Eyes On Lt. Gov. Justin Fairfax As Gov. Northam Resists Calls To Resign With Virginia Gov. Ralph Northam's future in doubt over a racist photo, many are looking to the next in line. But now Fairfax is defending himself against a sexual assault allegation.
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Eyes On Lt. Gov. Justin Fairfax As Gov. Northam Resists Calls To Resign

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Eyes On Lt. Gov. Justin Fairfax As Gov. Northam Resists Calls To Resign

Eyes On Lt. Gov. Justin Fairfax As Gov. Northam Resists Calls To Resign

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STEVE INSKEEP, HOST:

Two political careers are right at the edge of change in Virginia this morning. One is that of Governor Ralph Northam. The Democrat apologized for a racist photo discovered in his medical school yearbook from 1984. But he then said the photo did not show him. And he has been trying to keep his job amid many calls to resign. The other career right on the edge is the man who would take charge if Northam is pushed out. Lieutenant Governor Justin Fairfax is only the second African-American elected statewide in Virginia history. NPR's Brakkton Booker has this profile.

BRAKKTON BOOKER, BYLINE: Even before Justin Fairfax won his last election, he was getting a lot of buzz. Here's former President Barack Obama telling a Richmond crowd in 2017 that Justin Fairfax would make Virginia proud.

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BARACK OBAMA: Justin went to college, went to law school, gave over his life to public service just to make sure that any striving young kid could have the same chances he did.

(CHEERING)

BOOKER: At his victory speech a few weeks later, Justin Fairfax thanked two titans of Virginia politics. The first, Linwood Holton - he's the Republican governor who took office in 1970 and helped put an end to segregation practices in Virginia. The other shout-out was to the only other African-American ever elected statewide.

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JUSTIN FAIRFAX: And I also stand on the shoulders of a great man, L. Douglas Wilder, who was elected lieutenant governor of Virginia in 1985 and governor 1989. And I thank him for his leadership.

BOOKER: Fairfax got his undergrad degree from Duke and studied law at Columbia, both on scholarship. His wife is a dentist, and they have two young kids. At 39 years old, Justin Fairfax is a lot of things Governor Ralph Northam is not - young, charismatic and part of a multicultural wave sweeping through Virginia's Democratic Party. Here's Fairfax speaking on WAMU's "Kojo Nnamdi Show" the day after his 2017 victory.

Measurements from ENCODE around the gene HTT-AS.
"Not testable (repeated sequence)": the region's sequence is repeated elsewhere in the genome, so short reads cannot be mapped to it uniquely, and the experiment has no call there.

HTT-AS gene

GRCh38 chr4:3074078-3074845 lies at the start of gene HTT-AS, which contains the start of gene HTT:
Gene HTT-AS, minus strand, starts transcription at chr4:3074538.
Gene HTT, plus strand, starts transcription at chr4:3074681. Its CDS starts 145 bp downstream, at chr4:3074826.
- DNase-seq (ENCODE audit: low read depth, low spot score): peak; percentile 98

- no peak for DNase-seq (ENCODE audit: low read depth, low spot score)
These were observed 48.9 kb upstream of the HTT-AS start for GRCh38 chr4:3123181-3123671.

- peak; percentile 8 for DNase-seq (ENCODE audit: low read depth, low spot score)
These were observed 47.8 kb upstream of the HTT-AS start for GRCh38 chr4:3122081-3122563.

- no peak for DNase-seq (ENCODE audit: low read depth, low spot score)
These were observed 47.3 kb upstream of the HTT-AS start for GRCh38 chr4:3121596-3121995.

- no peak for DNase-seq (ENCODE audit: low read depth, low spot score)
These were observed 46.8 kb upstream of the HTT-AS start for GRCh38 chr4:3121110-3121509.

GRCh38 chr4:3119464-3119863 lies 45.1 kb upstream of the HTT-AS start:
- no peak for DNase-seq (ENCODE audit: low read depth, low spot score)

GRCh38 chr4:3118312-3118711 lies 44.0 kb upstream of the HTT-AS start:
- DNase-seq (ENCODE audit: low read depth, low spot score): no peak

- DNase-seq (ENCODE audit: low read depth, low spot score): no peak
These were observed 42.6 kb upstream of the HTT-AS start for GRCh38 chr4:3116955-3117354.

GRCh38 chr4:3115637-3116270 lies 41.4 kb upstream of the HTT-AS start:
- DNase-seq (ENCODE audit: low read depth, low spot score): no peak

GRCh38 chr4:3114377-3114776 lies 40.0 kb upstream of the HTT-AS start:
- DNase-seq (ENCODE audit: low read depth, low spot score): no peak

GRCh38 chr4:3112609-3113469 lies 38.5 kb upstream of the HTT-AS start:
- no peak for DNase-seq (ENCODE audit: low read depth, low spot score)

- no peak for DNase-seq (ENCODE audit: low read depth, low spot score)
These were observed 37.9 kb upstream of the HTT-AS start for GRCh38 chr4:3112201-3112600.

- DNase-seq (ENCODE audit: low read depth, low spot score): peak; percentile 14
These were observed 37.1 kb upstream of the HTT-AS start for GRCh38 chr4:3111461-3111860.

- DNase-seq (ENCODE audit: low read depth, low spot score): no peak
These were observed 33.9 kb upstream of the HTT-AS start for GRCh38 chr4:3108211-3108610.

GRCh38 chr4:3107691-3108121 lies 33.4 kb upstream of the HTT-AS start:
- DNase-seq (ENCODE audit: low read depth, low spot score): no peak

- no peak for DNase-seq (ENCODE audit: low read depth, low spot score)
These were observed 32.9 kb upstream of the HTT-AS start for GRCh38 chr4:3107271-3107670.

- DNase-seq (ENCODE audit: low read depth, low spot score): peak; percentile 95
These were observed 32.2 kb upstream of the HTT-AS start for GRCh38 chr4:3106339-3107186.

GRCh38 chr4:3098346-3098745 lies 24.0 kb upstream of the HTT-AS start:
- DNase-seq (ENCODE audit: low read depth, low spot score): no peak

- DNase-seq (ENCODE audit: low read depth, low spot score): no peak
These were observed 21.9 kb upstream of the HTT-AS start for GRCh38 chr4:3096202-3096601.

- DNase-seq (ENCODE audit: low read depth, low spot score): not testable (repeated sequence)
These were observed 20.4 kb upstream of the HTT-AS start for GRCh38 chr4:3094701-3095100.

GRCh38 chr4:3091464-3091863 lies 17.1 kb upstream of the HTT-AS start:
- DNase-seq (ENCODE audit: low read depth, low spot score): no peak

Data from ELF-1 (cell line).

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FAIRFAX: Virginia will be the match that sparks the wildfire of progressive change all across this country. And I believe that that's what's going to happen.

BOOKER: Since the racist photo of Northam's yearbook page surfaced, demonstrations popped up outside the governor's mansion.

UNIDENTIFIED PROTESTERS: (Chanting) Hey, hey, hey, no governor in the KKK. Oh, oh.

BOOKER: Virginia Democratic Senators Tim Kaine and Mark Warner have called on Northam to resign. So have presidential hopefuls Senators Cory Booker of New Jersey and Kamala Harris of California. Former Vice President Joe Biden has too, adding on Twitter that, quote, "Justin Fairfax is the leader Virginia needs now." For his part, Fairfax told NBC4 in Washington he hoped the governor would make the right decision.

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FAIRFAX: We're at this really important inflection moment in the history of Virginia and of this nation. And we need leaders and leadership that can unite us.

BOOKER: Fairfax assuming the role of uniter in chief may be just what Virginia needs at this moment. That's according to Rachel Bitecofer. She's a political science professor at Christopher Newport University in Virginia.

RACHEL BITECOFER: I do think there is a lot of symbolic value from having Justin Fairfax become the state's governor at this particular juncture in American politics because, particularly here in Virginia, racial politics have just been so much in the limelight.

BOOKER: She points to the deadly Unite the Right rally in Charlottesville about a year and a half ago. Then there was this just a few weeks ago on the floor of the Virginia Senate.

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UNIDENTIFIED REPRESENTATIVE: Mr. President, I rise today to celebrate the 212th birthday of Robert E. Lee.

BOOKER: Elected officials paid tribute to Confederate icon General Robert E. Lee. As lieutenant governor, Fairfax normally presides over the chamber. But instead, he sat in quiet protest. Fairfax is a descendant of a slave, Simon Fairfax, who was emancipated in 1798. He explained his boycott to member station WVTF.

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FAIRFAX: I want to be clear that, you know, my children, my grandchildren, you know, will not see me on videotape presiding over a motion honoring people who fought for a set of laws and a society that would have enslaved, you know, members of their family.

JEFFREY BOURNE: It was the right thing to do for him. It was the right thing to do for Virginia.

BOOKER: That's Jeffrey Bourne. He's a Democrat in the Virginia House of Delegates and a member of the black legislative caucus. He says with that protest, Fairfax sent a message that racism and bigotry are things in Virginia's distant past.

BOURNE: It was a great testament and an example of who Justin Fairfax is and who Justin Fairfax will be in his public service life.

BOOKER: He hopes the next call to service for Justin Fairfax will come soon when he's sworn in as the 74th governor of Virginia. Brakkton Booker, NPR News.

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